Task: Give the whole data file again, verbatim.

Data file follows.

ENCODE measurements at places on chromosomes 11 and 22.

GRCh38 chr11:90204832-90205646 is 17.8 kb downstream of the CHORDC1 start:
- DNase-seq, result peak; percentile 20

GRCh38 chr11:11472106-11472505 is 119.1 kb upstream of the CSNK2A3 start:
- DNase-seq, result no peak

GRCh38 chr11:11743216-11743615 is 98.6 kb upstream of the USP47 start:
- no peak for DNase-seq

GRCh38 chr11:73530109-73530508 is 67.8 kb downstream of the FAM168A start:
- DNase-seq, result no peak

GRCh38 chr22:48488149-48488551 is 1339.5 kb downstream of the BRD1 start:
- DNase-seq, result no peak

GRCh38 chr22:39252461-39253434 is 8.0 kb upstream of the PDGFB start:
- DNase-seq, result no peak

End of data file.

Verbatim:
ENCODE measurements at places on chromosomes 11 and 22.

GRCh38 chr11:90204832-90205646 is 17.8 kb downstream of the CHORDC1 start:
- DNase-seq, result peak; percentile 20

GRCh38 chr11:11472106-11472505 is 119.1 kb upstream of the CSNK2A3 start:
- DNase-seq, result no peak

GRCh38 chr11:11743216-11743615 is 98.6 kb upstream of the USP47 start:
- no peak for DNase-seq

GRCh38 chr11:73530109-73530508 is 67.8 kb downstream of the FAM168A start:
- DNase-seq, result no peak

GRCh38 chr22:48488149-48488551 is 1339.5 kb downstream of the BRD1 start:
- DNase-seq, result no peak

GRCh38 chr22:39252461-39253434 is 8.0 kb upstream of the PDGFB start:
- DNase-seq, result no peak